This is a One Semester Course. This class is for individuals that want to learn to be active in life through individual or small group activities. You will learn how these activities are beneficial to your long-term and short-term health. These are activities that can be continued throughout their entire lives and can help relieve stress and improve mental health. Students will have the opportunity to participate in a wide range of indoor and outdoor fun! Topics may include Kayaking and Paddle Board, Biking, Hiking/Walking/Running, Disc Golf, Ultimate Frisbee, Yard Games, Tennis and Pickleball, Badminton, Basketball, Bowling, Table Tennis, and so much more!
Music - Instrumental Music (I, II, III, IV)
Instrumental Music class is designed for students who wish to develop basic playing skills or expand on their existing skills. Students will work individually and collaboratively with other students. Attention is given to the understanding and practice of basic elements of music, including music reading skills, theory, technique, and best performance practices. Repertoire will be selected based on student ability; however, students will also be encouraged to compose their own compositions. Students will be expected to perform in class and will also be given opportunities to perform within the TFS community.
Music - Advanced Chorus (I, II, III, IV)
This course emphasizes the development of basic vocal techniques and skills. Attention is given to the understanding and practice of basic elements of music including music reading skills. Students may have the opportunity to sing in foreign languages while studying a variety of styles of choral music. Vocal independence is emphasized in the performance opportunities that will be given. Students may be required to attend and/or participate in rehearsals and performances outside the school day to support, extend, and assess learning in the classroom.
CHORUS II, III, and IV
Students build on previous choral experience to expand vocal, technical, musical, and ensemble skills through rehearsal, performance, and study of high-quality choral literature and varying styles. Singers focus on increasing knowledge of music theory, music literacy, and aesthetic response. Public performances may serve as a culmination of specific instructional goals. Students may be required to attend and/or participate in rehearsals and performances outside the school day to support, extend, and assess learning in the classroom.
Outdoor Education (I, II, III, IV)
This is a one semester physical education elective that is designed to give all learners the opportunity for exercise in the great outdoors. Outdoor Education promotes fitness for life as well as an appreciation and personal responsibility for nature and outdoor activities. Students will have the opportunity to go Kayaking, Paddle Boarding, Biking, Fishing, Hiking, and even learn about different species/animals.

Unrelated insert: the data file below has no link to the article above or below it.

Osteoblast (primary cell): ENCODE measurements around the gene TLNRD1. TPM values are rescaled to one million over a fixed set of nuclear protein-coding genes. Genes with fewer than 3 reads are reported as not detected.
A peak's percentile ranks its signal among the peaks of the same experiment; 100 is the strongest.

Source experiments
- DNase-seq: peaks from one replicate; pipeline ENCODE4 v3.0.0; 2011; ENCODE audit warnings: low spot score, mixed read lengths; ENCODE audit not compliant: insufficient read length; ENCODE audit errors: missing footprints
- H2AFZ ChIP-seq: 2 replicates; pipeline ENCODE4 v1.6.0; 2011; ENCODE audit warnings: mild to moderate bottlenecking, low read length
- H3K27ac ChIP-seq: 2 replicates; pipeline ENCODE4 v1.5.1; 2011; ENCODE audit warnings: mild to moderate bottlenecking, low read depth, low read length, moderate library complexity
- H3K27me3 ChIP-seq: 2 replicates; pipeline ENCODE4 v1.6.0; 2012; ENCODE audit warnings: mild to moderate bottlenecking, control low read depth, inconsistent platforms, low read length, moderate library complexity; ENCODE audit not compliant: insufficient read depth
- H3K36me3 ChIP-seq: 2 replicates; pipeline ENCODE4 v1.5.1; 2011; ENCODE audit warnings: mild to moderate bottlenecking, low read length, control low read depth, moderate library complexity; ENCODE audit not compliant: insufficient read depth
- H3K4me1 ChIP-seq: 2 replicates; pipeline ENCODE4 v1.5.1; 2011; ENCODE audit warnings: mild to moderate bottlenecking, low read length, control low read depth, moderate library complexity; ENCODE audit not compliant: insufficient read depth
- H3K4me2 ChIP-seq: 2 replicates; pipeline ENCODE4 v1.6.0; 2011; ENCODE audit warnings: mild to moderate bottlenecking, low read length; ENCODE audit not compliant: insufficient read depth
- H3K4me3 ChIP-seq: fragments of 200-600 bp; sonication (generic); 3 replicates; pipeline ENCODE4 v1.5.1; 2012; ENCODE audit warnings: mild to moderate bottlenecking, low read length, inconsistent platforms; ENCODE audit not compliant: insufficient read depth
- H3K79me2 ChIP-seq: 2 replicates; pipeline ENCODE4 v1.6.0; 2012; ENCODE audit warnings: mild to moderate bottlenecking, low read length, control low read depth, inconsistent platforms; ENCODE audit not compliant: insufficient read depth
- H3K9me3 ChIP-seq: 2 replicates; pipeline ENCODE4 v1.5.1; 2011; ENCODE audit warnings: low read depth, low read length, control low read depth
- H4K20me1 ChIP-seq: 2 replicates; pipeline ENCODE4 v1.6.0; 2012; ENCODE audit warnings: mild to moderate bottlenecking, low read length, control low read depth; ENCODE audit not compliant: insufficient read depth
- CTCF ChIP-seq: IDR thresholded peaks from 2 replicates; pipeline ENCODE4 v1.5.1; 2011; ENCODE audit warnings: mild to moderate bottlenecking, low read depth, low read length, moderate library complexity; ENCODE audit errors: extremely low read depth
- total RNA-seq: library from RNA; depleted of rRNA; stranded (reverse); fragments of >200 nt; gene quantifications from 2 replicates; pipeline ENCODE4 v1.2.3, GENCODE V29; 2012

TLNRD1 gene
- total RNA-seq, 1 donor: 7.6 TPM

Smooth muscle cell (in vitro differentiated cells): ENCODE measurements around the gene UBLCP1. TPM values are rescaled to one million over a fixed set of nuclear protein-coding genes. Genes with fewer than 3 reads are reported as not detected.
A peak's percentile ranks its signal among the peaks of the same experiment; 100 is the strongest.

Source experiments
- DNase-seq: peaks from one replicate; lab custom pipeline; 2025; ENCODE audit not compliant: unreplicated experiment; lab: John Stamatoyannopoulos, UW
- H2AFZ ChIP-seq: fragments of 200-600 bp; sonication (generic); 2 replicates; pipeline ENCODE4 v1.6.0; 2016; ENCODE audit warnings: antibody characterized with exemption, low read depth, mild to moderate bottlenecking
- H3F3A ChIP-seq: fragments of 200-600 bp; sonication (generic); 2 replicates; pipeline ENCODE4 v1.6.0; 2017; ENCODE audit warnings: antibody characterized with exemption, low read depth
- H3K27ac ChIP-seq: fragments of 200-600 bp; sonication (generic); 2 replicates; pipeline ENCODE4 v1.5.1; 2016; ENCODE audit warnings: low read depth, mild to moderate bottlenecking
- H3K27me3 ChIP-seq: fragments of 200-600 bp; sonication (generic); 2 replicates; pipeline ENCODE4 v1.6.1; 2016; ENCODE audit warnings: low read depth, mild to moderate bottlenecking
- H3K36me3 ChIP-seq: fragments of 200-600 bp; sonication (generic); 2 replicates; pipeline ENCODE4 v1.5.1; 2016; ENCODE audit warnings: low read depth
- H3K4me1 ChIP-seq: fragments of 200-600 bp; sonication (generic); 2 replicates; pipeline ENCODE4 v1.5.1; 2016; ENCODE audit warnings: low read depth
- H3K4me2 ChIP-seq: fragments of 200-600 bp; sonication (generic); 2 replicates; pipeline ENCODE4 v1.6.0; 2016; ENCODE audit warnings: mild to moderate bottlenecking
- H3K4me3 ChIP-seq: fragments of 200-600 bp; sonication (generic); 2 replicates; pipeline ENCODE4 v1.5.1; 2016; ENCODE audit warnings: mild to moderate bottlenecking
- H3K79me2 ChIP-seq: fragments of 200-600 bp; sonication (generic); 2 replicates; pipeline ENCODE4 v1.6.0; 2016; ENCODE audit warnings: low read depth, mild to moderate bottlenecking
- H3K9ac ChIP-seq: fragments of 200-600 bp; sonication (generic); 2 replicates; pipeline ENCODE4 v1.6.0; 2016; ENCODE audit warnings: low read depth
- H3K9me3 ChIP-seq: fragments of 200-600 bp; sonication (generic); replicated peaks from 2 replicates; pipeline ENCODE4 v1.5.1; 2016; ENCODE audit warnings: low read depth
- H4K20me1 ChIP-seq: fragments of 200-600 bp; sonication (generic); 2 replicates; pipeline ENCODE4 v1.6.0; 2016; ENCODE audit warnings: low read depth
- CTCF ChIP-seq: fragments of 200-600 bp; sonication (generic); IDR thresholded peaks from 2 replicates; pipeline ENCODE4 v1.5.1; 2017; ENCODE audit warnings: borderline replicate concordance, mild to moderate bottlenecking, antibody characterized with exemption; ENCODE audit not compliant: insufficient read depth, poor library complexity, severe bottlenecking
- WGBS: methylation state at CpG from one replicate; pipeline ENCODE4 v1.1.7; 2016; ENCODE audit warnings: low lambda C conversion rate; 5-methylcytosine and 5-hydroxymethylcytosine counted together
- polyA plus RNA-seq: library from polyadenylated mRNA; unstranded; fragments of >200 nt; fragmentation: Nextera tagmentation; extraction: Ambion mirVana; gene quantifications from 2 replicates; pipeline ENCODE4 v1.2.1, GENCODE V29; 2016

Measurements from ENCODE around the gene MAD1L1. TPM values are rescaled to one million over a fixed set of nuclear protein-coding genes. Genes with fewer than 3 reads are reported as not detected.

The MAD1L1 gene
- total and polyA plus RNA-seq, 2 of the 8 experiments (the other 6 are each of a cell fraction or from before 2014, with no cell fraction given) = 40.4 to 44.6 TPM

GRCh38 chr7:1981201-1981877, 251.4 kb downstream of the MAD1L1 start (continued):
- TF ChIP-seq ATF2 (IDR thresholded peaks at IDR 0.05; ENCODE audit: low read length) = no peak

Strength and Conditioning (I, II, III, IV)
Strength and Conditioning is perfect for athletes and beginners alike. Students will be able to demonstrate respect for equipment, apply safety principles associated with lifting weights and exercising, create and/or follow basic program design according to desired goals, and improve in varied, measurable biomotor components.
Theater Arts (I, II, III, IV)
THEATRE ARTS I
Theatre Arts I is an exploration of the many facets of theatrical production with experiences offered in acting, design, tech, stagecraft, etc. - “Under the Lights” and “Backstage”. Students will be challenged to perform, collaborate, and create in a safe and low-pressure environment while gaining the experience and confidence to take their craft to a higher level. Class members will also be introduced to landmarks in the history of theatre plus its origins and evolution in the United States. In accord with the Georgia Standards of Excellence for Theater Arts, students will be Creating, Performing, Responding, Connecting. Theatre Arts loves to take trips to local colleges and community theatres for shows and tours.
THEATRE ARTS II, III, and IV
Theatre Arts II, III, and IV has a prerequisite of Theatre Arts I (or by audition/interview for incoming upperclassmen). This course continues to build upon the fundamental aspects of theatrical production and all its elements from Theatre Arts I, while expanding upon the known and providing for individual skill development. A deeper level of understanding, demonstration, and modeling will be expected of students as they repeat and advance in the course. The group assembled for the fall semester will be responsible for preparing for and competing in the GHSA One Act Play and is the class responsible for the school’s primary performances. In accord with the Georgia Standards of Excellence for Theater Arts, students will be Creating, Performing, Responding, Connecting. Theatre Arts loves to take trips to local colleges and community theatres for shows and tours.
Yoga (I, II, III, IV)
This is a one semester physical education elective that is designed to teach students the basic poses and principles of yoga in order to encourage lifelong fitness while improving their physical and mental health. Also included in this course will be activities related to stress management, mindfulness, balance, flexibility, self-awareness, and more!